Metropolitan Baptist Church v. D.C. Dep't of Consumer & Regulatory Affairs - Historic Preservation Review Board
- Title: Metropolitan Baptist Church v. D.C. Dep't of Consumer & Regulatory Affairs - Historic Preservation Review Board
- Citation: 718 A.2d 119 (D.C. 1998)
- Decided Date: 03-Sep-98
After holding a public hearing in 1994, the D.C. Historic Preservation Review Board (HPRB) voted 6-2 (with one abstention) to establish the Greater Fourteenth Street Historic District, which included five rowhouses owned by petitioner Metropolitan Baptist Church. The new district did not include the church building itself. Petitioner filed an original action challenging the district designation in D.C. Superior Court, arguing that: (1) the designation was not supported by substantial evidence in the record; (2) the HPRB had abused its discretion in refusing to grant a continuance or to hold the record open for an additional sixty days after the conclusion of the hearing; and (3) the designation violated the Free Exercise Clause of the First Amendment. The Superior Court held that the “substantial evidence” standard was not applicable to historic district—as opposed to individual landmark—designations, and the petitioner did not appeal this holding. The petitioner filed an appeal of the remaining issues in the D.C. Court of Appeals. Affirming the Superior Court, the Court of Appeals held that: (1) the HPRB had properly exercised its discretion in refusing to either grant a continuance or hold the record open for sixty days; and (2) the petitioner’s constitutional claim was not ripe for judicial review.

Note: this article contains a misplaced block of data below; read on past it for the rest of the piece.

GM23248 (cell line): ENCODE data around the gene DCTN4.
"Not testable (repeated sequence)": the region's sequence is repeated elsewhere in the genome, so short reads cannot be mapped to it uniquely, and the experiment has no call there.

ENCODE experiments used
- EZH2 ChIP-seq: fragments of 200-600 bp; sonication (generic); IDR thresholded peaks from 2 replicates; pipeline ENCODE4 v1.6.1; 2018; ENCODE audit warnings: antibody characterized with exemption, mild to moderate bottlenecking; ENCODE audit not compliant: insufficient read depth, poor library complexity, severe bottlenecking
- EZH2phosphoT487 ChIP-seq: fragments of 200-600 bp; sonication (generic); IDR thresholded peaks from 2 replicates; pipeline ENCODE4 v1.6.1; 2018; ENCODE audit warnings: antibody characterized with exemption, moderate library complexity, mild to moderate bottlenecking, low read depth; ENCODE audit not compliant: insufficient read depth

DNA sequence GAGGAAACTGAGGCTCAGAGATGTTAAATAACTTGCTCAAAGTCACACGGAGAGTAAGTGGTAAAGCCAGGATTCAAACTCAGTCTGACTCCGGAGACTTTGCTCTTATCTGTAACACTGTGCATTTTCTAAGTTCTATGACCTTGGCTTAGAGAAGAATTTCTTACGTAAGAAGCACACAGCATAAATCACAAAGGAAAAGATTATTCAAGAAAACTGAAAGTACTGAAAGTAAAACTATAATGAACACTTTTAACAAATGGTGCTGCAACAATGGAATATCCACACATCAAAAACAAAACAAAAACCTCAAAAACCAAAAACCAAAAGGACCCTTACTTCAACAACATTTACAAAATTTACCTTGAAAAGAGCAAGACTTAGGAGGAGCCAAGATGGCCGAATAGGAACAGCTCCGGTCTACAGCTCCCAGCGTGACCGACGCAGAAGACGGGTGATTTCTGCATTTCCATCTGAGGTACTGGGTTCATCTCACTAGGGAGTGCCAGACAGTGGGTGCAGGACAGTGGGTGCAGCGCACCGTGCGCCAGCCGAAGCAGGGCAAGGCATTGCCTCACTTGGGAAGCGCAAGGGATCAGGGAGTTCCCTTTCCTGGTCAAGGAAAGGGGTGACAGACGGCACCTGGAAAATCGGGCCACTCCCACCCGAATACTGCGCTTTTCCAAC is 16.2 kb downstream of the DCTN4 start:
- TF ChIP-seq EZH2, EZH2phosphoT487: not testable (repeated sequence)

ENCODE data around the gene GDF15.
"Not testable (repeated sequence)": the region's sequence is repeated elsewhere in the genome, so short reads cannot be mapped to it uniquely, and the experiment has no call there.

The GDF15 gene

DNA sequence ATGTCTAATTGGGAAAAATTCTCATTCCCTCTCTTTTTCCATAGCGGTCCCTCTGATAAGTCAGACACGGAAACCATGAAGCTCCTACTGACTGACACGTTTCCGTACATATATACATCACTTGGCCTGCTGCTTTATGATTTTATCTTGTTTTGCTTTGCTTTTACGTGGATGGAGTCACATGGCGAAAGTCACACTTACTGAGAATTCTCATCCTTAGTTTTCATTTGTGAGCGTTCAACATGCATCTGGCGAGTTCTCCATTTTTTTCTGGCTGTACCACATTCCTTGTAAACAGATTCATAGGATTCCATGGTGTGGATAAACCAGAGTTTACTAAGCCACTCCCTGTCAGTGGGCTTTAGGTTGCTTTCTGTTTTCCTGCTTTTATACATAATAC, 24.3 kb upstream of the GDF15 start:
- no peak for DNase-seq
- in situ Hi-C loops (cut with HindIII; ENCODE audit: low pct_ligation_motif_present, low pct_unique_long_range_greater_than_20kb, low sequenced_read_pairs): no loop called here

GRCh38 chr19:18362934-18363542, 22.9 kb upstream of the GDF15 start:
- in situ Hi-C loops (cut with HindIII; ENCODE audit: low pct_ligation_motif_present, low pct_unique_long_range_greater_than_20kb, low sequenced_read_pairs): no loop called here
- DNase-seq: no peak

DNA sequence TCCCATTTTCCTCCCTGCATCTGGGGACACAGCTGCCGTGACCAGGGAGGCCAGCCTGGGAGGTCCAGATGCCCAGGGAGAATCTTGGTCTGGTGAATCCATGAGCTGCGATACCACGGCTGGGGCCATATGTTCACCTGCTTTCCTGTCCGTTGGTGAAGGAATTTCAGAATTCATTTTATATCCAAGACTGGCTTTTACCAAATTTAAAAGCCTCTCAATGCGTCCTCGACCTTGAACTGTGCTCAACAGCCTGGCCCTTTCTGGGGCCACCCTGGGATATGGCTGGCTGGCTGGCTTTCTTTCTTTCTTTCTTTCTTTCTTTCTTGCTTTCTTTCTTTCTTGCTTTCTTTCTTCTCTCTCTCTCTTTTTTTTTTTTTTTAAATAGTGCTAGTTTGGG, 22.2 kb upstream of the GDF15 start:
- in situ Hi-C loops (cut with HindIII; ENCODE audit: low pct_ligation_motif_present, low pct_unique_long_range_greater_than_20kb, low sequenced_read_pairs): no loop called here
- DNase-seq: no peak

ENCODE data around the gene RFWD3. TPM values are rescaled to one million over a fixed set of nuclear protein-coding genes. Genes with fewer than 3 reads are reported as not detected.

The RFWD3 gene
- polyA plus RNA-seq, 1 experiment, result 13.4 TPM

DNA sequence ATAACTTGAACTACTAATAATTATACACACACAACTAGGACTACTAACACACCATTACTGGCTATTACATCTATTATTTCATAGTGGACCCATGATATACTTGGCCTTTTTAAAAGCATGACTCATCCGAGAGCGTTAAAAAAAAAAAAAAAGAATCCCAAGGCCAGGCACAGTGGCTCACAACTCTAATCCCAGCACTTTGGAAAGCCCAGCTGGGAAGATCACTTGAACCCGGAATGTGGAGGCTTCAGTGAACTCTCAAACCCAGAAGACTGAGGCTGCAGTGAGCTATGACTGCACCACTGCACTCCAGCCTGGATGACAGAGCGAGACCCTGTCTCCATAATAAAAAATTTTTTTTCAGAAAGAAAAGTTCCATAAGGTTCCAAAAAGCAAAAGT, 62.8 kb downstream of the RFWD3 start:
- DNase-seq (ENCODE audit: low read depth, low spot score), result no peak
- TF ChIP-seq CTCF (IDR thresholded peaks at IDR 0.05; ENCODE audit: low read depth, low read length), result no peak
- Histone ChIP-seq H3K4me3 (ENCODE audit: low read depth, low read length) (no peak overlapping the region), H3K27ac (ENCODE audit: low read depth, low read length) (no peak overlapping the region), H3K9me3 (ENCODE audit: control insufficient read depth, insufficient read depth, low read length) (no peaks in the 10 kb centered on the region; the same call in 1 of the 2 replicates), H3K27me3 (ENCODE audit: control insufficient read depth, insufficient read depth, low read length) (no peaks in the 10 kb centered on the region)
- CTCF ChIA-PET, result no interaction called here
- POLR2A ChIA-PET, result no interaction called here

Constitutional Issues—First Amendment: Free Exercise
- Affirming the Superior Court, the Court of Appeals held that the petitioner’s Free-Exercise claim was not ripe for judicial review. The Court noted that a claim’s ripeness “is a question of law which the Court of Appeals reviews de novo.” Following the Supreme Court’s decision in Abbott Laboratories v. Gardner, 387 U.S. 136, 149 (1967), the Court noted that in “rulemaking cases, we are to determine ripeness with reference to two criteria: (1) ‘the fitness of the issues for judicial decision,’ and (2) ‘the hardship to the parties of withholding court consideration.’” Because it was not at all clear whether the designation of petitioner’s properties would in fact burden its free exercise of religion, the Court held that judicial review of the petitioner’s claim was premature. The Court noted that petitioner would not be barred on ripeness grounds from raising a Free-Exercise claim in the context of a subsequent permit denial under the Preservation Act.
- Citing Rector of St. Bartholomew’s Church v. City of New York, 914 F.2d 348, 351-52 (2d Cir. 1990), the Court noted that to “the extent that the church is arguing that the mere inclusion of church property used for religious purposes within an historic district subject to a permit requirement is per se unconstitutional, regardless of the actual burden that might be imposed by such inclusion, that broad proposition has been rejected in cases with facts considerably more telling than those here.”
Historic Preservation Review Board—Procedural:
- The Court held that the “Board did not abuse its discretion in denying the request for a continuance or additional time to supplement the record.” Citing Donnelly Associates v. D.C. Historic Preservation Review Board, 520 A.2d 270, 276-85 (D.C. 1987), the Court noted that there “is no statutory or constitutional right to a hearing before the Board when it is in the process of designating historic districts.” The “decision of an agency whether to hold a hearing in the course of determining legislative facts, and, if such a hearing is held, its nature and extent, is obviously afforded markedly greater deference than when the agency conducts a hearing in the adjudicatory, contested-case situation.”